OMAHA, Neb. – A federal judge on Wednesday blocked a new Nebraska law requiring mental health screenings for women seeking abortions because the measure could have made it impossible to get an abortion in the state.
U.S. District Judge Laurie Smith Camp granted Planned Parenthood  of the Heartland's request for a preliminary injunction against the law, which was supposed to take effect Thursday. The order will prevent the state from enforcing the law until the lawsuit challenging it is decided.
State officials have said the law is designed to make sure women understand the risks and complications that may accompany an abortion.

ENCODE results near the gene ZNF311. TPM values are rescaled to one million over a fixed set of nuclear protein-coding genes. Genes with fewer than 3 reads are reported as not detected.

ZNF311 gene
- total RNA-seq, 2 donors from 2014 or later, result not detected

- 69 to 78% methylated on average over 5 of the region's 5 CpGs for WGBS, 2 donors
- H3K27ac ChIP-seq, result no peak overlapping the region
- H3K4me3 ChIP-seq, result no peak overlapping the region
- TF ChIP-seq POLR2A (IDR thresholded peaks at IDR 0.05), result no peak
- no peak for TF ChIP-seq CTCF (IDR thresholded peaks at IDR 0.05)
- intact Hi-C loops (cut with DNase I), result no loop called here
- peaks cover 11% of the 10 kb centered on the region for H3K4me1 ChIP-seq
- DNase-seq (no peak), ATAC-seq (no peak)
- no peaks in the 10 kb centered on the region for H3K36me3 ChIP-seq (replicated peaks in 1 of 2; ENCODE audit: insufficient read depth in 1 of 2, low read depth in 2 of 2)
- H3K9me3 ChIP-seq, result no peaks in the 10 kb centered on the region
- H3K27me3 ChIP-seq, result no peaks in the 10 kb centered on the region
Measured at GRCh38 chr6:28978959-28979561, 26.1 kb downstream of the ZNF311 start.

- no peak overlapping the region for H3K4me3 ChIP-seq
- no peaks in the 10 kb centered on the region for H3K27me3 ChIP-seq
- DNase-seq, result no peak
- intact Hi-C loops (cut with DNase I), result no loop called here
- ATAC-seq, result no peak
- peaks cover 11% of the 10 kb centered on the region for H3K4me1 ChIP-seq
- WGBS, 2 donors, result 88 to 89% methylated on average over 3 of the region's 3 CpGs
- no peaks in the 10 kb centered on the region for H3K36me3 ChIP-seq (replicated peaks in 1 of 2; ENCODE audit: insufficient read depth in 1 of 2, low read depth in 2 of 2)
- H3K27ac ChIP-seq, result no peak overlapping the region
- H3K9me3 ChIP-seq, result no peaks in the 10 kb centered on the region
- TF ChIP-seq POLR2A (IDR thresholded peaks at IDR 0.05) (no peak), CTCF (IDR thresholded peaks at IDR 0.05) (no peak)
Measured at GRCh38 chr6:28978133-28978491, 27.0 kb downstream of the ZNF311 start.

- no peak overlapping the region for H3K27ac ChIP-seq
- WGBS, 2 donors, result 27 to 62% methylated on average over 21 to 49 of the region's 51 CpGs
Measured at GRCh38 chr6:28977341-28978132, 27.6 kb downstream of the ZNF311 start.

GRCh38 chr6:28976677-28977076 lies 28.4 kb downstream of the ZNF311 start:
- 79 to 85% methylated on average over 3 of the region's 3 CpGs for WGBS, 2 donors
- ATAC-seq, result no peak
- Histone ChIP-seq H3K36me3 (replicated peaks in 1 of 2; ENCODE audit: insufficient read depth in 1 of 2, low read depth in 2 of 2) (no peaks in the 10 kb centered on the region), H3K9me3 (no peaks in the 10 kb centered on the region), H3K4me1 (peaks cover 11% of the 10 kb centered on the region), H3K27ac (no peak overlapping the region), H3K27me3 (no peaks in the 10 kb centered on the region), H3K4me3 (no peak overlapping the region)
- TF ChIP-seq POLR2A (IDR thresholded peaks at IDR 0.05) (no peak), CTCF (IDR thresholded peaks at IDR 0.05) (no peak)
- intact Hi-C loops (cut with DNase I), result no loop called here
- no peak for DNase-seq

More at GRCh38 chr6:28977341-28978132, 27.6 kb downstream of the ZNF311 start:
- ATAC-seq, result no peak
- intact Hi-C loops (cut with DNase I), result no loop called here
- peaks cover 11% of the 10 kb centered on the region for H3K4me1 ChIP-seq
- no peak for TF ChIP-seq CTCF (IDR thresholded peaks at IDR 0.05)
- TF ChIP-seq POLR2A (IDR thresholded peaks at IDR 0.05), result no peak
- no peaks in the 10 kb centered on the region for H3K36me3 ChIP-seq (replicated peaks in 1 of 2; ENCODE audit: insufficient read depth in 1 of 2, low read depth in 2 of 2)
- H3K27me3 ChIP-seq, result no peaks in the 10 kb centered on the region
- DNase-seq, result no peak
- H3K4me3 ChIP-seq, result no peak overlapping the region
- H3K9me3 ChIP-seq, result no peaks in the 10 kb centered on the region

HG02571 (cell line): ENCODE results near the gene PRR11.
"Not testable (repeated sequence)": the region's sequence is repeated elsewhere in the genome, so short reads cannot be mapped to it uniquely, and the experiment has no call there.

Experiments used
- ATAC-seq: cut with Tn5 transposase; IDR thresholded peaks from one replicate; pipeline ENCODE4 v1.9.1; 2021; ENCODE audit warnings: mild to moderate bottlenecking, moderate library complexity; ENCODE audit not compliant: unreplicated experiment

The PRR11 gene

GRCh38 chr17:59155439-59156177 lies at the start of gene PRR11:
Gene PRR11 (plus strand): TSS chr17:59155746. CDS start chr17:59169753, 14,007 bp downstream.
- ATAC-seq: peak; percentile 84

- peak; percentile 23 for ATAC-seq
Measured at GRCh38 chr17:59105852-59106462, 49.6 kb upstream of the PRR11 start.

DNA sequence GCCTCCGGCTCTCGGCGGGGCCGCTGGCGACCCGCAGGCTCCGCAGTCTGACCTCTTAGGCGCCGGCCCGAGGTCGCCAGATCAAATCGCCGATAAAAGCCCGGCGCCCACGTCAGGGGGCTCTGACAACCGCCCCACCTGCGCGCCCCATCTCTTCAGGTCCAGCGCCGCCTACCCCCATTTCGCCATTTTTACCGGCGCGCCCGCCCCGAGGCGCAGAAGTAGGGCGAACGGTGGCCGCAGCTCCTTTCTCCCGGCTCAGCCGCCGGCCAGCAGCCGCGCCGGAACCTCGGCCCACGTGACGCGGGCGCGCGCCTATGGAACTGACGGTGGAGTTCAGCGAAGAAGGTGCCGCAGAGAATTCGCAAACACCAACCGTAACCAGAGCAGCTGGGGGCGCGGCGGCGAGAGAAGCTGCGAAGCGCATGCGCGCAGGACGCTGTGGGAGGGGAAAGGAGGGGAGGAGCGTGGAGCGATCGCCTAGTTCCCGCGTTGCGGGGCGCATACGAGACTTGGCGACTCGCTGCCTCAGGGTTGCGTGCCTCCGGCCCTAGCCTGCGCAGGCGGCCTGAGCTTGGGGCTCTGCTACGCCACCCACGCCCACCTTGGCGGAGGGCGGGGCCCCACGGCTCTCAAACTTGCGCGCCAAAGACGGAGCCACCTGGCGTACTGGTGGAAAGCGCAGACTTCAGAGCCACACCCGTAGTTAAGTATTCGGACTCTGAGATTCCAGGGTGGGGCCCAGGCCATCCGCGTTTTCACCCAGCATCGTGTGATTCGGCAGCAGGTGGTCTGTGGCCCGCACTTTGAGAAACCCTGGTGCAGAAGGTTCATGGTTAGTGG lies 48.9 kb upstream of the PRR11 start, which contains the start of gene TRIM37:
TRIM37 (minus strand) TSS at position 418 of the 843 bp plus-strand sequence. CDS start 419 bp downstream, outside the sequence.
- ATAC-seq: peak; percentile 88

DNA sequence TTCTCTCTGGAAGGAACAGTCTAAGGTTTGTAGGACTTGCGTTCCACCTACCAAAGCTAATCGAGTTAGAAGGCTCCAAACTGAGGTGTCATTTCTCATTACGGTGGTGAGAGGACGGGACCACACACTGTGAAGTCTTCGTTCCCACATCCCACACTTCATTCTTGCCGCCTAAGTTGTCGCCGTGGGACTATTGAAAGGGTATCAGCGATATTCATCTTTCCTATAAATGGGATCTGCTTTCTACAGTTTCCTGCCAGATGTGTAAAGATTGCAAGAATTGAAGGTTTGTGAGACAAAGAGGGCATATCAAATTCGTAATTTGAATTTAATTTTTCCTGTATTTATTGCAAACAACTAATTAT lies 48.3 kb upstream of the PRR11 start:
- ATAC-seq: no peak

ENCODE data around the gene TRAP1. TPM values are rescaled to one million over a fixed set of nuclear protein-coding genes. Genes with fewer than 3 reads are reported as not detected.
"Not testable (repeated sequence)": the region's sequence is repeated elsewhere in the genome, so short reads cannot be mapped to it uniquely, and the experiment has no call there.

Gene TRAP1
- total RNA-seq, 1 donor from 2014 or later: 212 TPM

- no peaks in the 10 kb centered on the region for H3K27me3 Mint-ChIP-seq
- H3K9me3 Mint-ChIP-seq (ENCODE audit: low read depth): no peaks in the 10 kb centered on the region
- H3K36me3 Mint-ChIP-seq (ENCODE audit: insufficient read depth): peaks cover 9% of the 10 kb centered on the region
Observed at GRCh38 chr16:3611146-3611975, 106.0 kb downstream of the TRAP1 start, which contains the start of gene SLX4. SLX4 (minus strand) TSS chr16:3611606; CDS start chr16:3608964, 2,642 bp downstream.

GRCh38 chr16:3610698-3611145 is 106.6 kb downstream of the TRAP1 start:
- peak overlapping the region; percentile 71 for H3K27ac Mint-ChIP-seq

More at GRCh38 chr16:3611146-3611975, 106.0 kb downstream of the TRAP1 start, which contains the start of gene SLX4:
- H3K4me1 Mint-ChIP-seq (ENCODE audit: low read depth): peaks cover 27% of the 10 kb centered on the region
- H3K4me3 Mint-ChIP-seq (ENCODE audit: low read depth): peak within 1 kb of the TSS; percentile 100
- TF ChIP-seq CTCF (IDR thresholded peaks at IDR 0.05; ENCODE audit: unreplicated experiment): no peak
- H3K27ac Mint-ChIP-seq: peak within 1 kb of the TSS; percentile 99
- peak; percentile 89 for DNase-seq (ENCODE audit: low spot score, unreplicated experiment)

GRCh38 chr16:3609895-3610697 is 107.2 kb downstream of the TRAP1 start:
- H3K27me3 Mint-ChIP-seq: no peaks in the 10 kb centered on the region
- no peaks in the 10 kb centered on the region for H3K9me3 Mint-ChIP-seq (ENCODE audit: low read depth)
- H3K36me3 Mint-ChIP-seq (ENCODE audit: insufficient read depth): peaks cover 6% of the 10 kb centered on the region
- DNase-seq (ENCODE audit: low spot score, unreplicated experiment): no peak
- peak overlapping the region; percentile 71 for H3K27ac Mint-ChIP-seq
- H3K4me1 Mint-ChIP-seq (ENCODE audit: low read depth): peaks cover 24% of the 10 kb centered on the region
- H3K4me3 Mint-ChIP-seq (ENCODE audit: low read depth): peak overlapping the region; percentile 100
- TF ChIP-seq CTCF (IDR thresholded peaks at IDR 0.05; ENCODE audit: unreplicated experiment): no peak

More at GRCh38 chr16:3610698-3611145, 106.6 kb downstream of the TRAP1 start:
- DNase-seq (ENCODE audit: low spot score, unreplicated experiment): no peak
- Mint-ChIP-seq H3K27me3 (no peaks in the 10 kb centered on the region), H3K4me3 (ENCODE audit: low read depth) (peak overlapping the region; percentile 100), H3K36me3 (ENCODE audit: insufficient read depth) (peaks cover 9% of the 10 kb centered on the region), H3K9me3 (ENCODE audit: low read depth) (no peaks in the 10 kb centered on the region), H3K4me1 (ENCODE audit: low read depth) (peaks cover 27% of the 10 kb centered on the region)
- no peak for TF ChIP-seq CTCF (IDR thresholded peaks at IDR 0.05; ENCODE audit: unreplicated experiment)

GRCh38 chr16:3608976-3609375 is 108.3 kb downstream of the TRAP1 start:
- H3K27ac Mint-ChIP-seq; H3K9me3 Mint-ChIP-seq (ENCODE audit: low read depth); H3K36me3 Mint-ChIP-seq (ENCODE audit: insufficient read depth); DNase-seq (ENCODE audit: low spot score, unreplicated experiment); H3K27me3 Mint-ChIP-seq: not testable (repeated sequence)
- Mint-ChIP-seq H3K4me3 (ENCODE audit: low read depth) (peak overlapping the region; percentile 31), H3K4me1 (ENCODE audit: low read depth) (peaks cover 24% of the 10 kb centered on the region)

Smith Camp said the evidence presented so far showed that the screening law would make it harder for women to get an abortion in Nebraska by requiring screenings that could be impossible to perform under a literal reading of the law. She also said the law would make doctors who perform abortions at risk of crippling lawsuits.
"The effect of LB 594 will be to place substantial, likely insurmountable, obstacles in the path of women seeking abortions in Nebraska," Smith Camp said.
"Plaintiffs have presented substantial evidence that the disclosures mandated by LB 594, if applied literally, will require medical providers to give untruthful, misleading and irrelevant information to patients," Smith Camp said in her ruling."